News / USA

NY Times: US Deportation of Illegal Immigrants Declines

FILE - A man marches with a sign during a protest in front of a building that houses federal immigration offices.
FILE - A man marches with a sign during a protest in front of a building that houses federal immigration offices.
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The New York Times reports the number of court ordered deportations of illegal immigrants in the United States has fallen nearly in half since 2009.

Figures released Wednesday by the Justice Department, which oversees the federal government's immigration court system, show the Obama administration opened 26 percent fewer deportation cases in the courts last year than in 2009.
 
Immigration Judge Decisions by Disposition – Initial Case Completions: FY2009 – ‘13.Immigration Judge Decisions by Disposition – Initial Case Completions: FY2009 – ‘13.
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Immigration Judge Decisions by Disposition – Initial Case Completions: FY2009 – ‘13.
Immigration Judge Decisions by Disposition – Initial Case Completions: FY2009 – ‘13.
The numbers highlight the administration's shift towards greater discretion among prosecutors about the people they sought to deport. The Times said prosecutors have increasingly offered to suspend cases of immigrants with no criminal records who had families in the United States. The number of suspended cases rose more than 400 percent between 2011 and 2013.

President Barack Obama has come under increasing pressure from immigration advocates who have accused him of moving too slowly on reforming the nation's immigration system, while the number of deportations under his watch reaches 2 million.

A comprehensive immigration reform bill that would improve border security and offer a path to citizenship for the nearly 12 million undocumented immigrants was approved by the Democratic-led U.S. Senate last year, but the Republican-controlled House of Representatives has refused to take up the issue.

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by: Chuck Curtis from: Dallas TX
April 18, 2014 3:51 PM
Here are two news reports on undocumented criminal deportations that cite conflicting statistics about this public safety problem. On April 6, 2014 The New York Times reported in “More Deportations Follow Minor Crimes,” that 20% “of the (two million deportation) cases involved people convicted of serious crimes.”

In the meantime, on April 15, 2014, Texas TV station KETC reported ICE claimed 82% “of individuals removed from the interior of the United States had previously been convicted of a criminal offense.” (“40 illegal alien criminals arrested by ICE“)

Is ICE hounding innocent (except for illegal entry and minor crimes) hard-working families or saving us from hard-core criminals? It sounds suspiciously like the old saying, “numbers don’t like but liars use numbers.”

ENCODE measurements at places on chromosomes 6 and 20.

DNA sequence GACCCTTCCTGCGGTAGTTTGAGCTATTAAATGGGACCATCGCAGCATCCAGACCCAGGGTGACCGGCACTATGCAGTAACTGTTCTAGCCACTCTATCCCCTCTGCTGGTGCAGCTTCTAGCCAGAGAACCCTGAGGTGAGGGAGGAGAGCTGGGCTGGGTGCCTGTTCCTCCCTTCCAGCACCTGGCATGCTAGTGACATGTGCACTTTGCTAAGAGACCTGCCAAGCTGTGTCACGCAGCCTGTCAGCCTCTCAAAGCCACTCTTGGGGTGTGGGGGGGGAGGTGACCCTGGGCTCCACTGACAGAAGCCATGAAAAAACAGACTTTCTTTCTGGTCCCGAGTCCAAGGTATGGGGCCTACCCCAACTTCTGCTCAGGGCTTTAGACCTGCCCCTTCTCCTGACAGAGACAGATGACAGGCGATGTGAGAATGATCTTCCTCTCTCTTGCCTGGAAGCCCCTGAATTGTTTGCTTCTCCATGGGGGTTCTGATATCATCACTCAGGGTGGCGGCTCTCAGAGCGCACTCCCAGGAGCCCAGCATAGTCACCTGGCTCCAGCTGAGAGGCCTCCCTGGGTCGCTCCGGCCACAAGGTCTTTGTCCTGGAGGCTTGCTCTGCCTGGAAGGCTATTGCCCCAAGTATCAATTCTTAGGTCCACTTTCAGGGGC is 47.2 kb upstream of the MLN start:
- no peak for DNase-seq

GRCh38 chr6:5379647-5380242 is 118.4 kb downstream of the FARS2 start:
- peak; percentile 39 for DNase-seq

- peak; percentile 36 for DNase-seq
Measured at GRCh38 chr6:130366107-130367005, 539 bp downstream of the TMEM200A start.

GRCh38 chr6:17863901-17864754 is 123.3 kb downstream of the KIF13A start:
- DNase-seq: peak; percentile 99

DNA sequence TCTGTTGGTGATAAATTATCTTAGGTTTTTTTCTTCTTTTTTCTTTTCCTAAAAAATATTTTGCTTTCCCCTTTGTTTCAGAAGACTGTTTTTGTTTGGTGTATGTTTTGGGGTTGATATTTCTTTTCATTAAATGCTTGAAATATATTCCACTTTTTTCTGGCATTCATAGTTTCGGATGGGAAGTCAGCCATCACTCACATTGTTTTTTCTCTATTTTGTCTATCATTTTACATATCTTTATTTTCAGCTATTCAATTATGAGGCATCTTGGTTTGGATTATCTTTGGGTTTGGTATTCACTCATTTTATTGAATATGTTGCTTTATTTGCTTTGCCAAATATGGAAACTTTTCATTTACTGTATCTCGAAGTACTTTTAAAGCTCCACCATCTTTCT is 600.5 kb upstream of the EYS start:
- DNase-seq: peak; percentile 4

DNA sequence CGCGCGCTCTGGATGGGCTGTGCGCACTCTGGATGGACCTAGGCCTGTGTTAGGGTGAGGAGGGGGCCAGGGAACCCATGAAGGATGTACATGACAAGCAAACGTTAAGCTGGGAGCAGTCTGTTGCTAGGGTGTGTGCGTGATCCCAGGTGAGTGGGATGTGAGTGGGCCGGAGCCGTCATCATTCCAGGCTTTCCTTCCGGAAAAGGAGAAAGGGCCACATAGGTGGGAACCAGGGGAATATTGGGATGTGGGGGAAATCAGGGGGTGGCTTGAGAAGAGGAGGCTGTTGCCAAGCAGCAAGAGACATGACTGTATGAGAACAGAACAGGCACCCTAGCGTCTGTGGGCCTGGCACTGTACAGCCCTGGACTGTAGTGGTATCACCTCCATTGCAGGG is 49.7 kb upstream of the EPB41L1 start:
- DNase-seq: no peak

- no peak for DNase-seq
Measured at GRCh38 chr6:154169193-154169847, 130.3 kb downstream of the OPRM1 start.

by: Not Again from: Canada
April 18, 2014 11:29 AM
Both Canada and the US are nations whose past, present and future was, is, will be ever dependant on immigrants. Both nations came to prosperity, in great part, due to the labour, the entreneurship and drive of immigrants. Given the observed demographics = population ageing, growth and sustainabiltity, immigration is part and parcel of the fundamentals of US and Canadian economic viability.

Essentially, and the bottom line, no person, that is positively contributing to the state should be deported; on the other hand, those that are involved in criminal activities, especially violence, should be summarly deported after they serve their sentences; and so it should be for all those that do not or negatively contribute to society, including those that take advantage of generous benefits for many years, refusing to be gainfully employed; these two negative main groups are the ones that create the backlash and the push for the expulsion of all immigrants (legal/illegal); unfortuately many of them, appear to use the legal system to remain in countries for, in some cases, decades.

The most illogical of deportations relate to those that have established bussineses and in fact contribute more to the economy and well being than most others do. The deportation of young/younger people that have been educated, at great expense of the taxpayers, is even a worse folly. The administration's push for a legislative solution, is correct, but it may take years; a more directive approach would be through a regulatory approach, with the extension of a permit system, that may cover periods of up to ten years at a time, which would be valid and effective for as long as they contribute to the tax pool, or and employment of others, or and continue progressing positively through higher education levels.

In any case, in my view, blindly deporting people that are making a positive contribution to society, is not in the best interests of anyone.

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